When compiling C++ code with MSBuild and executing analysis (most often in a solution with a mix of C# and C++ code), you might run into an analysis warning like this:
WARN: Microsoft extension activated by "/clr:nostdlib" compiler option is not supported, skip analysis of files: [F:/Vsts/_work/226/s/MyManagedProject/Interface.cpp]
If you receive this warning on all C++ files in your build, your analysis might even fail with this error.
##[error]java.lang.IllegalStateException: The "build-wrapper-dump.json" file was found but 0 C/C++/Objective-C files were analyzed.
Indeed, our C++ analysis does not support
/clr (Common Language Runtime Compilation) compiler options, and for some good reasons.
/clr option enables Microsoft language extensions, which does not just affect the artifact compiled, but makes some changes in the C++ language itself:
- it enables new keywords
- some new data structures
- and more
CLR extensions are not supported by our C++ analyzer because it is not standard C++, and our C++ analyzer uses clang to parse C++ files. clang is a standard/open-source language front-end in the C language family, from the broader LLVM project.
So what should you do if you receive this warning or this error?
First, it might be worth checking if your code is really making use of CLR extensions, such that the flag really needs to be enabled during compilation. If not, you can remove the flag(s) and you’re good to go.
And if that isn’t an option, you have some choices to make.
Continue to analyze only compatible C++ files. If not all of your C++ files make use of the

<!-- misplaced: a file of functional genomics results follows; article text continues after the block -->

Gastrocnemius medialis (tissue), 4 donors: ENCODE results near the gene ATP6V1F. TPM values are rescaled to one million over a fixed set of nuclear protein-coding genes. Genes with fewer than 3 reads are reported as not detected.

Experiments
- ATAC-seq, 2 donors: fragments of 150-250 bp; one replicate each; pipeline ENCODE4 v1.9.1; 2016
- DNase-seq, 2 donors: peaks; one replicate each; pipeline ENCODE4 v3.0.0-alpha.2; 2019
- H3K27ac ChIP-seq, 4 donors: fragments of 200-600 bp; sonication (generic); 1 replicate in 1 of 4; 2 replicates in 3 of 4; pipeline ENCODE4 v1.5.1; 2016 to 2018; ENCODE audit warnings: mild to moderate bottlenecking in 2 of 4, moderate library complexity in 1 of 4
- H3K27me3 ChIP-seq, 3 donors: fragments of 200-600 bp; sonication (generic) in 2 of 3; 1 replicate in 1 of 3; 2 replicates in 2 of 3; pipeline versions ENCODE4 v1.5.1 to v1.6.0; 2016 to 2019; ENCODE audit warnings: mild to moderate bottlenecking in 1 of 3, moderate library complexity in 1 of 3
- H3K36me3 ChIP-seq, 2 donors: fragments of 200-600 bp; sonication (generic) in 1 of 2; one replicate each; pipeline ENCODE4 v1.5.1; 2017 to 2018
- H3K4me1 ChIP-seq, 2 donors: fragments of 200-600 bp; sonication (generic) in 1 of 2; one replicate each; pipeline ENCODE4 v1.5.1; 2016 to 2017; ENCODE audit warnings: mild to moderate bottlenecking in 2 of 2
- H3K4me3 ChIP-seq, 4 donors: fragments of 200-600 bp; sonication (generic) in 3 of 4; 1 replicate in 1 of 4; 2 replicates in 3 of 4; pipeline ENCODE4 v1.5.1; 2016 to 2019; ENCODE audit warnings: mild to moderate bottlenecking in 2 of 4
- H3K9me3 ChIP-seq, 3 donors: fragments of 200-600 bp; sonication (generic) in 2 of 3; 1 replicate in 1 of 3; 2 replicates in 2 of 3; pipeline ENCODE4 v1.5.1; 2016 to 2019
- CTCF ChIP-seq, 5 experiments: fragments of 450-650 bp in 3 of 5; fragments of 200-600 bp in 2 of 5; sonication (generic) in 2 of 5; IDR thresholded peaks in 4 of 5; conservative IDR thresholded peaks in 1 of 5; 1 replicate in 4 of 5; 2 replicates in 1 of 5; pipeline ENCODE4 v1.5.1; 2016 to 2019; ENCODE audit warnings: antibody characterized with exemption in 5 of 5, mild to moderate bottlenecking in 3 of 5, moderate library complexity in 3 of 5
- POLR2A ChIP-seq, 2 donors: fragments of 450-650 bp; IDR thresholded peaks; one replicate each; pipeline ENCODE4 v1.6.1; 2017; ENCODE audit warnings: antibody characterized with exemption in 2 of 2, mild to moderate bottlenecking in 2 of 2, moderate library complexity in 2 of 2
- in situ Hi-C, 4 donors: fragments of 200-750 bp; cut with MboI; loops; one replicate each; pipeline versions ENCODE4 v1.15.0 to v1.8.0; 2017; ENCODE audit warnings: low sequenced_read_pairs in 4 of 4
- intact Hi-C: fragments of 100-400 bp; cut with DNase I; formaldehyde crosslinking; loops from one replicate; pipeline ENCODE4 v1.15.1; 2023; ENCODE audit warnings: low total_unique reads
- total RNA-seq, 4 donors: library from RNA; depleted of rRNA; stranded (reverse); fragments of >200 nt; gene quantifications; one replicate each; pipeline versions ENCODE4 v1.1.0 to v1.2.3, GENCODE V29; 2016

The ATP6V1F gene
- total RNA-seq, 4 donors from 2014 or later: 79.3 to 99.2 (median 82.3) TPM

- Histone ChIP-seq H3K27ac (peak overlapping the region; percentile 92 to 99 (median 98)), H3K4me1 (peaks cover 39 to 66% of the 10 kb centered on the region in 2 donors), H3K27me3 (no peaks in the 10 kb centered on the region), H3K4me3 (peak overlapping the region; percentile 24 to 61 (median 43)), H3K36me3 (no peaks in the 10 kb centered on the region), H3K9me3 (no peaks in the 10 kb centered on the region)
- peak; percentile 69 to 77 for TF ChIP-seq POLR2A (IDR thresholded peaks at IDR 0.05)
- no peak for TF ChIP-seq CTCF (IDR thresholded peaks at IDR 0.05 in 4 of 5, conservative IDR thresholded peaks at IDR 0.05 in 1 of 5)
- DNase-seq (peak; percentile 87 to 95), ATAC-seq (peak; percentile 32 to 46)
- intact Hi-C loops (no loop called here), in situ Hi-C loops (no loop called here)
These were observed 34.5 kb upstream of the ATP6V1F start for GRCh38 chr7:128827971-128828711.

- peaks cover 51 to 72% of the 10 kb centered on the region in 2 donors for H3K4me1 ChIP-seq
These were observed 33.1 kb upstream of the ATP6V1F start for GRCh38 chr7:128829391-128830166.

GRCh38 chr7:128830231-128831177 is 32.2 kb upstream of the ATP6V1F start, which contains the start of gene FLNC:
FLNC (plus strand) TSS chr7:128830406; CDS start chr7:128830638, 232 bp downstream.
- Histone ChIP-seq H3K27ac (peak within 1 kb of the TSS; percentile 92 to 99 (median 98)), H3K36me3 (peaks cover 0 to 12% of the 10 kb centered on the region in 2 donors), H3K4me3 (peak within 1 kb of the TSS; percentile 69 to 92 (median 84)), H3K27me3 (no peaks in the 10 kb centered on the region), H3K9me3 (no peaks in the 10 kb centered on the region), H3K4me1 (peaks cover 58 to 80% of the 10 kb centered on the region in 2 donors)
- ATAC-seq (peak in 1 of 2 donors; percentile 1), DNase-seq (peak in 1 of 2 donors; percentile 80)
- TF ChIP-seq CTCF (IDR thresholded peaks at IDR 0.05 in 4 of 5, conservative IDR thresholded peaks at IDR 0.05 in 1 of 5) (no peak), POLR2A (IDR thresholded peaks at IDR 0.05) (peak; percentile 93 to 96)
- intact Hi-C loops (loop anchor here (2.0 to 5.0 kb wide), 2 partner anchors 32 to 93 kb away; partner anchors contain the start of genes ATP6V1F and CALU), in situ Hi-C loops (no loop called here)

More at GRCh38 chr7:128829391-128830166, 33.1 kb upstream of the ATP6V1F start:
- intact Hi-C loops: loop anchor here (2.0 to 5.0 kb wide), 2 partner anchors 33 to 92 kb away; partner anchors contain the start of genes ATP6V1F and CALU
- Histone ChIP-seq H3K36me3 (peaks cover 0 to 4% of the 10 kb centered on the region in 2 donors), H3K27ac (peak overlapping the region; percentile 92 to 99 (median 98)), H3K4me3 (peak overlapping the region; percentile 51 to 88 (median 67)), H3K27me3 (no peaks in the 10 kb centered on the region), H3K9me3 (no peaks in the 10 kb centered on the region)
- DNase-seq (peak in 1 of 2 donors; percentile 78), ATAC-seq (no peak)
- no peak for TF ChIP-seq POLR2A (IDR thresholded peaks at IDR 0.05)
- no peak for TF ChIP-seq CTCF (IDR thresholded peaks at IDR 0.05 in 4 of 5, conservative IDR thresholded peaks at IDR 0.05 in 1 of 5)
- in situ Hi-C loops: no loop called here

/clroption (and you only receive a warning during analysis), you can leave things as is and continue to receive analysis results on the flies on which analysis can be executed.
Ignore C++ files during analysis . If all your C++ files use the
/clroption legitimately, you can exclude all C++ files from analysis by adding
sonar.exclusions=**/*.cpp,**/*.has an analysis parameter (or adjusting these settings in the Project Administration UI), and make sure to include any other file extensions that are handling C/C++ code.
Doing that will not provide code analysis for these files but will also not cause your analysis to fail. This would also mean you no longer need to execute the build wrapper.
Limit the use of
/clr. Usually, the purpose of C++/CLI (the extension enabled by
/clr) is to interface between C++ and C#. Typically this belongs in a very thin interface layer. Maybe this is the trigger for you to look into how you’re using this option, and if it’s due for a refactoring.
I hope you find this useful, and please don’t hesitate to create a new topic on this forum if you need more help.
Kudos to my colleague @Antoine for providing most of the original research on this topic.